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    By the time the victorious Allies arrived in France, the treaty was already settled, which made the outcome inevitable. At the heart of the dispute lay fundamentally different views on the nature of the Hungarian presence in the disputed territories. For Hungarians, the outer territories were not seen as colonial territories, but rather part of the core national territory. The non-Hungarians that lived in the Pannonian Basin saw the Hungarians as colonial-style rulers who had oppressed the Slavs and Romanians since 1848, when they introduced laws that the language used in education and in local offices was to be Hungarian. For non-Hungarians from the Pannonian Basin it was a process of decolonisation instead of a punitive dismemberment (as was seen by the Hungarians). The Hungarians did not see it this way because the newly defined borders did not fully respect territorial distribution of ethnic groups, with areas where there were Hungarian majorities outside the new borders. The French sided with their allies the Romanians who had a long policy of cultural ties to France since the country broke from the Ottoman Empire (due in part to the relative ease at which Romanians could learn French)[64] although Clemenceau personally detested Bratianu. President Wilson initially supported the outline of a border that would have more respect to ethnic distribution of population based on the Coolidge Report, led by A. C. Coolidge, a Harvard professor, but later gave in, due to changing international politics and as a courtesy to other allies. For Hungarian public opinion, the fact that almost three-fourths of the pre-war kingdom's territory and a significant number of ethnic Hungarians were assigned to neighbouring countries triggered considerable bitterness. Most Hungarians preferred to maintain the territorial integrity of the pre-war kingdom. The Hungarian politicians claimed that they were ready to give the non-Hungarian ethnicities a great deal of autonomy. Most Hungarians regarded the treaty as an insult to the nation's honour. The Hungarian political attitude towards Trianon was summed up in the phrases Nem, nem, soha! ("No, no, never!") and Mindent vissza! ("Return everything!" or "Everything back!"). The perceived humiliation of the treaty became a dominant theme in inter-war Hungarian politics, analogous with the German reaction to the Treaty of Versailles.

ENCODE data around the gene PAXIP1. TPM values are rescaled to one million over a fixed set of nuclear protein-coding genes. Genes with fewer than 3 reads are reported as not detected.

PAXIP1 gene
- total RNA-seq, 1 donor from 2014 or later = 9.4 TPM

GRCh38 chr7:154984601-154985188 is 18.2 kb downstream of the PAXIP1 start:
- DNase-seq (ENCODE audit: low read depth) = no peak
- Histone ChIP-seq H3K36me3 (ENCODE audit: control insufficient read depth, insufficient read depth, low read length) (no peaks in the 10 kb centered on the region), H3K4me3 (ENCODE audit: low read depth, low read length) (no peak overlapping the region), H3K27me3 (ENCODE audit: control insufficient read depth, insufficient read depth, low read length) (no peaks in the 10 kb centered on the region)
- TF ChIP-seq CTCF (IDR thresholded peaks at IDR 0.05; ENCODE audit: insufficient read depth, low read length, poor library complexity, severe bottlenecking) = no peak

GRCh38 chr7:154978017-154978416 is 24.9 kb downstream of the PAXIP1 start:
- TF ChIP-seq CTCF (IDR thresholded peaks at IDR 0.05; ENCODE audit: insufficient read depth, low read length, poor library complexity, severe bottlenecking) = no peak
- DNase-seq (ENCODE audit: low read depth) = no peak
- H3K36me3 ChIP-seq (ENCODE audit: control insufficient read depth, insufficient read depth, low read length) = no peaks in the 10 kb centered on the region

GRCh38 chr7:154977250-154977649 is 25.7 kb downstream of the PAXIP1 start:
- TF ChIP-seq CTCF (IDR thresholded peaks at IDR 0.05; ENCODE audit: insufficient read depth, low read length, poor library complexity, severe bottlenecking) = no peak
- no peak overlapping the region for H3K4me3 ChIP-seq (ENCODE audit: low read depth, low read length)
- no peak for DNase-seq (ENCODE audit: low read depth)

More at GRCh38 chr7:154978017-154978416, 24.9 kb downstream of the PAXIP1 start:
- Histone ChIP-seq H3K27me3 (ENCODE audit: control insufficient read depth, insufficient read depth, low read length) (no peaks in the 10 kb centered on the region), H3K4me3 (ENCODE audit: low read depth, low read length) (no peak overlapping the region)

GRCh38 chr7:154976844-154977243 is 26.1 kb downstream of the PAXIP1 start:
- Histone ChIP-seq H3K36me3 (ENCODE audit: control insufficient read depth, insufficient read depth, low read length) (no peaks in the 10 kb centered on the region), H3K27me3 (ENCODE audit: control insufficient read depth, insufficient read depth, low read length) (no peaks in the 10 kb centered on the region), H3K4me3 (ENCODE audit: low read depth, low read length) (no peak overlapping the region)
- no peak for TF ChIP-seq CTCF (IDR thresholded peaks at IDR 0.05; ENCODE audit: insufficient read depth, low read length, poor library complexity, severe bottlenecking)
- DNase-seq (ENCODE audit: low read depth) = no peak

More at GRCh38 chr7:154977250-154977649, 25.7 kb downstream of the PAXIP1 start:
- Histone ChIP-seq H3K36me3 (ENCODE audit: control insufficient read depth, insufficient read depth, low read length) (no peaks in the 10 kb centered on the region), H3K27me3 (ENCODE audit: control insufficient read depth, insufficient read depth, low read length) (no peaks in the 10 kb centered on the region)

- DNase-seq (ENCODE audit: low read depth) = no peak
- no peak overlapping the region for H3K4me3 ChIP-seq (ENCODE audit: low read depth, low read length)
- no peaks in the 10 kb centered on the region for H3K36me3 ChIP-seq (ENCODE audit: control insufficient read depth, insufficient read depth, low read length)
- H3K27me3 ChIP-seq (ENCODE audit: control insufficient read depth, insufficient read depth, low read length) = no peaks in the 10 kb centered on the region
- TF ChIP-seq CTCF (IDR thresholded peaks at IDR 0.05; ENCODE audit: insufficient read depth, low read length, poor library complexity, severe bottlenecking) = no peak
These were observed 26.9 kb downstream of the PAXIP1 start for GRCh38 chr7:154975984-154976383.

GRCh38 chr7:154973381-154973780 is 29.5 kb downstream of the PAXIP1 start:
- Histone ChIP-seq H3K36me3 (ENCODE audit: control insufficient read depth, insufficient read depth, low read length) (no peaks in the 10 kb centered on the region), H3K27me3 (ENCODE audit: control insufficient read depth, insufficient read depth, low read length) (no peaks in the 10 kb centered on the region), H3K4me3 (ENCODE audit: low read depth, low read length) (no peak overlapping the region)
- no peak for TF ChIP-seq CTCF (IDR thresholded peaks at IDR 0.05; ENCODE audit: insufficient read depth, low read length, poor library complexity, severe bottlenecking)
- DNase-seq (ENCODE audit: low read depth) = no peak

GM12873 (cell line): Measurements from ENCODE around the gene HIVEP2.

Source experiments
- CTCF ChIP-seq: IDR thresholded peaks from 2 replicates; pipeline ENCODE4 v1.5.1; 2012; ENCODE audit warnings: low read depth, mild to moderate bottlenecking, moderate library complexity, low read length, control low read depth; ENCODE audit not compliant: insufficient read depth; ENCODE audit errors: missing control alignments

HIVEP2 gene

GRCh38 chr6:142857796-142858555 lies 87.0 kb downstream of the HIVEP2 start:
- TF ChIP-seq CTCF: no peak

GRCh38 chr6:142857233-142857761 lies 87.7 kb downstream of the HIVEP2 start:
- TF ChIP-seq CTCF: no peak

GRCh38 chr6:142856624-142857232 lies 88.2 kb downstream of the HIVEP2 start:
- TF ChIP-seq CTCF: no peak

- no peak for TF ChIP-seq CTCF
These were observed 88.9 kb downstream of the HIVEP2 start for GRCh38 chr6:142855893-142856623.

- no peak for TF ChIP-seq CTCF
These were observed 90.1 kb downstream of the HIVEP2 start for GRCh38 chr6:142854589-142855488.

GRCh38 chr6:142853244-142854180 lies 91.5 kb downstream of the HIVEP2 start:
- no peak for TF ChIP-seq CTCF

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    The outcome of the Treaty of Trianon is to this day remembered in Hungary as the Trianon trauma. All official flags in Hungary were lowered until 1938, when they were raised by one-third after southern Slovakia and Ruthenia, with respectively 59% and 86% Hungarian populations, were annexed following the peacetime Munich Conference and First Vienna Award, whereby Nazi Germany and Fascist Italy sought to satisfy Hungarian territorial claims. Hungarian irredentism fuelled not only the post-war kingdom's revisionist foreign policy but was also a source of regional tension after the Cold War. The Austro-Hungarian Empire was one economic unit with autarkic characteristics during its golden age and therefore achieved rapid growth, especially in the early 20th century when GNP grew by 1.76%. (That level of growth compared very favourably to that of other European nations such as Britain (1.00%), France (1.06%), and Germany (1.51%).) There was also a division of labour present throughout the empire: that is, in the Austrian part of the Monarchy manufacturing industries were highly advanced, while in the Kingdom of Hungary an agroindustrial economy had emerged. By the late 19th century, economic growth of the eastern regions consistently surpassed that of western, thus discrepancies eventually began to diminish. The key success of fast development was specialisation of each region in fields that they were best. The Kingdom of Hungary was the main supplier of wheat, rye, barley and other various goods in the empire and these comprised a large portion of the empire's exports. Meanwhile, the territory of present-day Czech Republic (Kingdom of Bohemia) owned 75% of the whole industrial capacity of former Austria-Hungary. This shows that the various parts of the former monarchy were economically interdependent. As a further illustration of this issue, post-Trianon Hungary produced 500% more agricultural goods than it needed for itself and mills around Budapest (some of the largest ones in Europe at the time) operated at 20% level. As a consequence of the treaty, all the competitive industries of the former empire were compelled to close doors, as great capacity was met by negligible demand owing to economic barriers presented in the form of the newly defined borders.